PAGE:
“If you look at the numbers, you know just add that just do the math, say half  [Franco] Parisi got about 900,000 votes, [Sebastián] Sichel got about 900,000 votes, it’s unpredictable what a Parisi voter will do. But say half of those go to Kast, which it’s not unreasonable, I think it’s more likely to go to Kast than to Boric, but we don’t know. Let’s say half of the Sichel voters go to Kast, it could even be more than that but say half, that’s almost a million more votes for Kast. Just that makes it, you know, makes the path easier for Kast than for Boric. And add to that other aspects which here my colleagues have touched on. I think Boric in a way and the Frente Amplio have gone down a path which is not dissimilar to what even the UDI used to be here, what we call testimonial parties right, where they want to represent a certain sector and they want to project a certain message, which is a kind of revindication of the left and on the left which they think was in the past too moderate, and therefore they are going to reclaim not only the language, but also the symbolism and to some degree the policies, although that’s a bit of an exaggeration, but at least language and symbolism of the old left.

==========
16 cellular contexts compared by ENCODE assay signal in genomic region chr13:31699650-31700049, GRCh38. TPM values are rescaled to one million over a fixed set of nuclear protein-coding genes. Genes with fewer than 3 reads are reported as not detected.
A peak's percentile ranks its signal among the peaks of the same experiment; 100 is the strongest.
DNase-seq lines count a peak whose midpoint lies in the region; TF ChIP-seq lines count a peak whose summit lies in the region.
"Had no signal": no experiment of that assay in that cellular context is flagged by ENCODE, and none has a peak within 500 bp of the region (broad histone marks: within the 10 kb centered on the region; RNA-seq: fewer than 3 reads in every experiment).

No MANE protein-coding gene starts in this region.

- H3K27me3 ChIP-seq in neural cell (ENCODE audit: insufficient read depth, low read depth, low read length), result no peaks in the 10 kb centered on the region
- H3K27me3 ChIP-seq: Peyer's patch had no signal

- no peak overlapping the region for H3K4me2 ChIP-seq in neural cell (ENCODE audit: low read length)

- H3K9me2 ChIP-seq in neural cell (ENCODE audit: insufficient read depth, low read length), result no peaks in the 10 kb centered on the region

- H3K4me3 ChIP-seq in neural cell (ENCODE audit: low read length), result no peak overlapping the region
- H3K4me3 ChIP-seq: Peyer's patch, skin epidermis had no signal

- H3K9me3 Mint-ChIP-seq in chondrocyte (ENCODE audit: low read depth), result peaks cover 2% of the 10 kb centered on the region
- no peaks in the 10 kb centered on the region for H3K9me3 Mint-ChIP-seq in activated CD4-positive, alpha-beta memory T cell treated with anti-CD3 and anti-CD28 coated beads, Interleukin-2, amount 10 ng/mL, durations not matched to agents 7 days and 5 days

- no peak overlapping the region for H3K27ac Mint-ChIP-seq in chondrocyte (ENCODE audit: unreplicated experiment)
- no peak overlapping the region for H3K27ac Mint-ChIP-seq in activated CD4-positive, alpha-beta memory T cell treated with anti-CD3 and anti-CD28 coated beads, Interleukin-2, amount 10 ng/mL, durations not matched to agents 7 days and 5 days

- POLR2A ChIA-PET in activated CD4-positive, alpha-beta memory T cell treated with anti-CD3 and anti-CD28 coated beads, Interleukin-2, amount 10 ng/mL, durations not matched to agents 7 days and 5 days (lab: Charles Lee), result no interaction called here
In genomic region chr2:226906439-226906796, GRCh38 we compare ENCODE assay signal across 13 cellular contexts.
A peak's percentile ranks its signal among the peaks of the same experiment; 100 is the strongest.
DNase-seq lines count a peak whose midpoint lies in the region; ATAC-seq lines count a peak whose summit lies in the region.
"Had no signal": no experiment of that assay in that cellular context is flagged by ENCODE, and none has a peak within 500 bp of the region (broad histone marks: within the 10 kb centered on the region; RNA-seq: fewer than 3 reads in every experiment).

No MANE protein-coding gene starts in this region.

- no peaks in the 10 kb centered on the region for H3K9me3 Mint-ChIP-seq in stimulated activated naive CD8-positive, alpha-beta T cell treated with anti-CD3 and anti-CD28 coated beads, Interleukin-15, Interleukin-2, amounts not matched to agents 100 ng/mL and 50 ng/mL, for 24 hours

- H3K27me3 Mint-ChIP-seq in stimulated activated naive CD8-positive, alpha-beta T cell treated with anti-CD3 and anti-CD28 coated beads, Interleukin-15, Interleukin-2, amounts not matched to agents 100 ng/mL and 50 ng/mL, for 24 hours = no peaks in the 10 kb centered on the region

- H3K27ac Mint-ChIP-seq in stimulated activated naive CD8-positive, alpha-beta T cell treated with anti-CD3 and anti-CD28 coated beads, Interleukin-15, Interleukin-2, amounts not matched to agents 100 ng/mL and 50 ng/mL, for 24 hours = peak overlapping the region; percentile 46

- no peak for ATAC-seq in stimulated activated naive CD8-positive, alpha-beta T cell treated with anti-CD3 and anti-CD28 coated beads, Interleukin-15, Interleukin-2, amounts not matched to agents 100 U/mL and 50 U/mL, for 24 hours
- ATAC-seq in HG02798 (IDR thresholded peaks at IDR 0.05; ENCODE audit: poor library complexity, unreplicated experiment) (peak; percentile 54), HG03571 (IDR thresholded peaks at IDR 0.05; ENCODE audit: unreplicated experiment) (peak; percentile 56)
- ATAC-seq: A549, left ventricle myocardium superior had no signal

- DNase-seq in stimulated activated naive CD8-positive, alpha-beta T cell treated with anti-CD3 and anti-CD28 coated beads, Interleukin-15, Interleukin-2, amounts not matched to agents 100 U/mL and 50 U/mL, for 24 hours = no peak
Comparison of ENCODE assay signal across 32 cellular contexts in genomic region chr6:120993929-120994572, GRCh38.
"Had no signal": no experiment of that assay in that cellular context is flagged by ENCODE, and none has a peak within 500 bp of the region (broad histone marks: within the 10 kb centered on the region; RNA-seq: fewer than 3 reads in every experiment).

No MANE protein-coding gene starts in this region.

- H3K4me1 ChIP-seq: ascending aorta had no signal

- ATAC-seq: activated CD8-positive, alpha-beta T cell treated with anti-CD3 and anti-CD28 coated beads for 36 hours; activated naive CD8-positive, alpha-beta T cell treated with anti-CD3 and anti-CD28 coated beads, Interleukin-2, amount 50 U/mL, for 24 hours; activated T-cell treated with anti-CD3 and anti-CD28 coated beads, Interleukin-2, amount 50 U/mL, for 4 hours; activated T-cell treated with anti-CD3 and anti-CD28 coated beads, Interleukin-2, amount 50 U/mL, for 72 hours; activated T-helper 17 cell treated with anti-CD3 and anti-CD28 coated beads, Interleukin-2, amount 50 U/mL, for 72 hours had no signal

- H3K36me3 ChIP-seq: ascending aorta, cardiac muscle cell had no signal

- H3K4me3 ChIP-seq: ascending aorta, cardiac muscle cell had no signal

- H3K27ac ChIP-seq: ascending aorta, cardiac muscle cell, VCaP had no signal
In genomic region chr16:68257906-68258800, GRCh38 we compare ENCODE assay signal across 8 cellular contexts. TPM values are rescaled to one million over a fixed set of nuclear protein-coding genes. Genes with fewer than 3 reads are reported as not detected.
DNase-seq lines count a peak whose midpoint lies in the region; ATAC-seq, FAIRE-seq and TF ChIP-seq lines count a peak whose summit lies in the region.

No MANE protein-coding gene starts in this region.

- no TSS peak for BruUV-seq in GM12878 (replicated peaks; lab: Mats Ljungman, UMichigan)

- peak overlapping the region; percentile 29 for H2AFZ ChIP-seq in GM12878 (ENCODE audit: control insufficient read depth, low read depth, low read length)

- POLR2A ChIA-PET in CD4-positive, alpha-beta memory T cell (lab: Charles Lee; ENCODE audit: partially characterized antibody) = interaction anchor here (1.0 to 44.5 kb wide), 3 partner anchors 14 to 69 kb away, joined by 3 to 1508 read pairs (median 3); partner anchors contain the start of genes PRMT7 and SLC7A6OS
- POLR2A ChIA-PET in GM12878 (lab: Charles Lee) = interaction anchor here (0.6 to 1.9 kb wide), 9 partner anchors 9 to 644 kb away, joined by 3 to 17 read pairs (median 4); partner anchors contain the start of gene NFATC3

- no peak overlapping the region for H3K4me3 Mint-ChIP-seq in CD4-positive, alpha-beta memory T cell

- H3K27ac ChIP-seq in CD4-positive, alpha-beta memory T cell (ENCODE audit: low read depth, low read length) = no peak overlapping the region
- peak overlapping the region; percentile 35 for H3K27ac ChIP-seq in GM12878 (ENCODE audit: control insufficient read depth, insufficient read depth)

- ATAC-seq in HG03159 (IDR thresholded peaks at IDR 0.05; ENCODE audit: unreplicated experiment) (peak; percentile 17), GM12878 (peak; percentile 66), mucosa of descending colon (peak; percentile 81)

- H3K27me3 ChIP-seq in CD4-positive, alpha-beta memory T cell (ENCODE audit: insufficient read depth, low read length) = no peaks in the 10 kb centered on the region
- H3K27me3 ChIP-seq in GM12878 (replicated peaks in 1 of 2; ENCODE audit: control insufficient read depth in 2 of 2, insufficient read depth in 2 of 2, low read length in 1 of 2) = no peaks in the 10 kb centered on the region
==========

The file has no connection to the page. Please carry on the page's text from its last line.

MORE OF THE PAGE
So you see Boric last night, when everybody understood that really what he had to do was moderate go out and give a speech where he talks about compañeros and compañeras, and he lifts his fist in the air, and you look out at the public and there is not a single Chilean flag, but there are flags that weren’t, although they looked like because they were black and white, they looked like flags of the MIR, which is a far left group of the 1960s, you see rainbow flags, you see one Chilean flag with a lot of bullet holes in it. So again, it’s in terms of just symbolism, and just language, you see that there’s a kind of attack at activist desire to reclaim something of the past, which comes from the criticism of what the center-left did over the last 30 years. The problem with that of course is that as long as you continue with that criticism, how do you then attract the millions of voters who supported that center left and how do you attract the parties that were part of that center left, which is what he needs to do now. Now he actually got kind of lucky because the socialist party very quickly said, ‘We have to all be against Kast and we are going to go over to Boric, and we are going to support him.’ The Christian Democratic party, not so fast, they are going to have a meeting and a consultation and they are going to decide the way Christian democrats tend to do. So, what I’m seeing is that Boric is very hard for him to leave behind that narrative and that epic that he’s worked so hard to build, and that’s why just that plus the math, makes me think as Jenny said that Kast has an easier path.”